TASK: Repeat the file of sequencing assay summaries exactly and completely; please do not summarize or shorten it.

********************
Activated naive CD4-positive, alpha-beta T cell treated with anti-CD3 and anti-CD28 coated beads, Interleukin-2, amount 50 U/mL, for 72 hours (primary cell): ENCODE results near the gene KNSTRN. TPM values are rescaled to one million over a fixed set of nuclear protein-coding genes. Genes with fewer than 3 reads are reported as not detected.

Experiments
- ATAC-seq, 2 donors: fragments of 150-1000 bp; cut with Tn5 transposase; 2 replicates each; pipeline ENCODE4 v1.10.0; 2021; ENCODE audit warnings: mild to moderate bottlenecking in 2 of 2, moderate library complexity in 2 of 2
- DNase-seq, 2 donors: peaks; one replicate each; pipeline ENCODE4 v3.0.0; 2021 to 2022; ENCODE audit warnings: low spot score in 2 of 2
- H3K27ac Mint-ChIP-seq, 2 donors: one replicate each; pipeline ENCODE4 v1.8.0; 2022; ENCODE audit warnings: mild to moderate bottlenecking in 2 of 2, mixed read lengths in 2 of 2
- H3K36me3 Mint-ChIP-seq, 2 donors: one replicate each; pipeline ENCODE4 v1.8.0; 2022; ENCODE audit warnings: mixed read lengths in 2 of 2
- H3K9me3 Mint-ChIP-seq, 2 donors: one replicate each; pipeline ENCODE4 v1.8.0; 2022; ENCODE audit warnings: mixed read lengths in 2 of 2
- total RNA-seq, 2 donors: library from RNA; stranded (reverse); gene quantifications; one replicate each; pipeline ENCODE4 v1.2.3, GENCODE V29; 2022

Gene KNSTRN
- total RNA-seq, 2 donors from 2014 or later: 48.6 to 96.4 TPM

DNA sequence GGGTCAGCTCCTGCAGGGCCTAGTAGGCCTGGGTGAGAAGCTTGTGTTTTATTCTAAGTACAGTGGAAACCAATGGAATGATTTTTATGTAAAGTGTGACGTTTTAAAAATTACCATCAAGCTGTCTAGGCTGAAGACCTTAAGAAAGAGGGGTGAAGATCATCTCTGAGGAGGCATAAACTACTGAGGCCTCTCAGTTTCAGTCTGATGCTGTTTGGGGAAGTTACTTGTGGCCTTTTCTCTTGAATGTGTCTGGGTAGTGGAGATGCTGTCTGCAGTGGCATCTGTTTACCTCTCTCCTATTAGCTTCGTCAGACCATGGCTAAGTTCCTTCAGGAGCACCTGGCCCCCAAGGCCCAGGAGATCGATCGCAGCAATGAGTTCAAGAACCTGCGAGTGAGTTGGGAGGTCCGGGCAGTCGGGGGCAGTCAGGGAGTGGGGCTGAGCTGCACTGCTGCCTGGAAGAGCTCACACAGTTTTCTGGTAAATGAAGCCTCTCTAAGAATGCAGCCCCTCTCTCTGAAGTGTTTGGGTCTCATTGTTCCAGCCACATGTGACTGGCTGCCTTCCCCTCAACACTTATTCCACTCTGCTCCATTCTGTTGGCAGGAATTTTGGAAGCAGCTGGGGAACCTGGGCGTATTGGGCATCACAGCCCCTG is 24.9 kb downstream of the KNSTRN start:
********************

Activated naive CD4-positive, alpha-beta T cell treated with anti-CD3 and anti-CD28 coated beads, Interleukin-2, amount 50 U/mL, for 72 hours (primary cell): ENCODE results near the gene KNSTRN. TPM values are rescaled to one million over a fixed set of nuclear protein-coding genes. Genes with fewer than 3 reads are reported as not detected.

Experiments
- ATAC-seq, 2 donors: fragments of 150-1000 bp; cut with Tn5 transposase; 2 replicates each; pipeline ENCODE4 v1.10.0; 2021; ENCODE audit warnings: mild to moderate bottlenecking in 2 of 2, moderate library complexity in 2 of 2
- DNase-seq, 2 donors: peaks; one replicate each; pipeline ENCODE4 v3.0.0; 2021 to 2022; ENCODE audit warnings: low spot score in 2 of 2
- H3K27ac Mint-ChIP-seq, 2 donors: one replicate each; pipeline ENCODE4 v1.8.0; 2022; ENCODE audit warnings: mild to moderate bottlenecking in 2 of 2, mixed read lengths in 2 of 2
- H3K36me3 Mint-ChIP-seq, 2 donors: one replicate each; pipeline ENCODE4 v1.8.0; 2022; ENCODE audit warnings: mixed read lengths in 2 of 2
- H3K9me3 Mint-ChIP-seq, 2 donors: one replicate each; pipeline ENCODE4 v1.8.0; 2022; ENCODE audit warnings: mixed read lengths in 2 of 2
- total RNA-seq, 2 donors: library from RNA; stranded (reverse); gene quantifications; one replicate each; pipeline ENCODE4 v1.2.3, GENCODE V29; 2022

Gene KNSTRN
- total RNA-seq, 2 donors from 2014 or later: 48.6 to 96.4 TPM

DNA sequence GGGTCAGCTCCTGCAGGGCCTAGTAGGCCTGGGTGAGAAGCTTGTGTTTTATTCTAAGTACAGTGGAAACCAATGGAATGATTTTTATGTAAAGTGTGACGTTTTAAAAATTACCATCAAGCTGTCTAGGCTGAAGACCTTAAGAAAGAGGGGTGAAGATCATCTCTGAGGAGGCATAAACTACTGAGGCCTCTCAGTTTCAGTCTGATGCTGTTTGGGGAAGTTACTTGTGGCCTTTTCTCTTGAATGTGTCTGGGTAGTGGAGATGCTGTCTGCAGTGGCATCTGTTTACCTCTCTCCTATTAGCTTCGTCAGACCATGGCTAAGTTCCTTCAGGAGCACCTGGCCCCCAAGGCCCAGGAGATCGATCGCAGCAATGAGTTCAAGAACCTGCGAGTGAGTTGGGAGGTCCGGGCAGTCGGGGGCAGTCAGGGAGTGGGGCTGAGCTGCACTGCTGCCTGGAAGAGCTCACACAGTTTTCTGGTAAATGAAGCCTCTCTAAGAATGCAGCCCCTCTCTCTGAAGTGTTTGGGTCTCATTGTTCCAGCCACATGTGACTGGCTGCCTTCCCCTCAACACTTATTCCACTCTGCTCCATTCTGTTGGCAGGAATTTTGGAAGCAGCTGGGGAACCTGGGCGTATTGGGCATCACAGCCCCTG is 24.9 kb downstream of the KNSTRN start: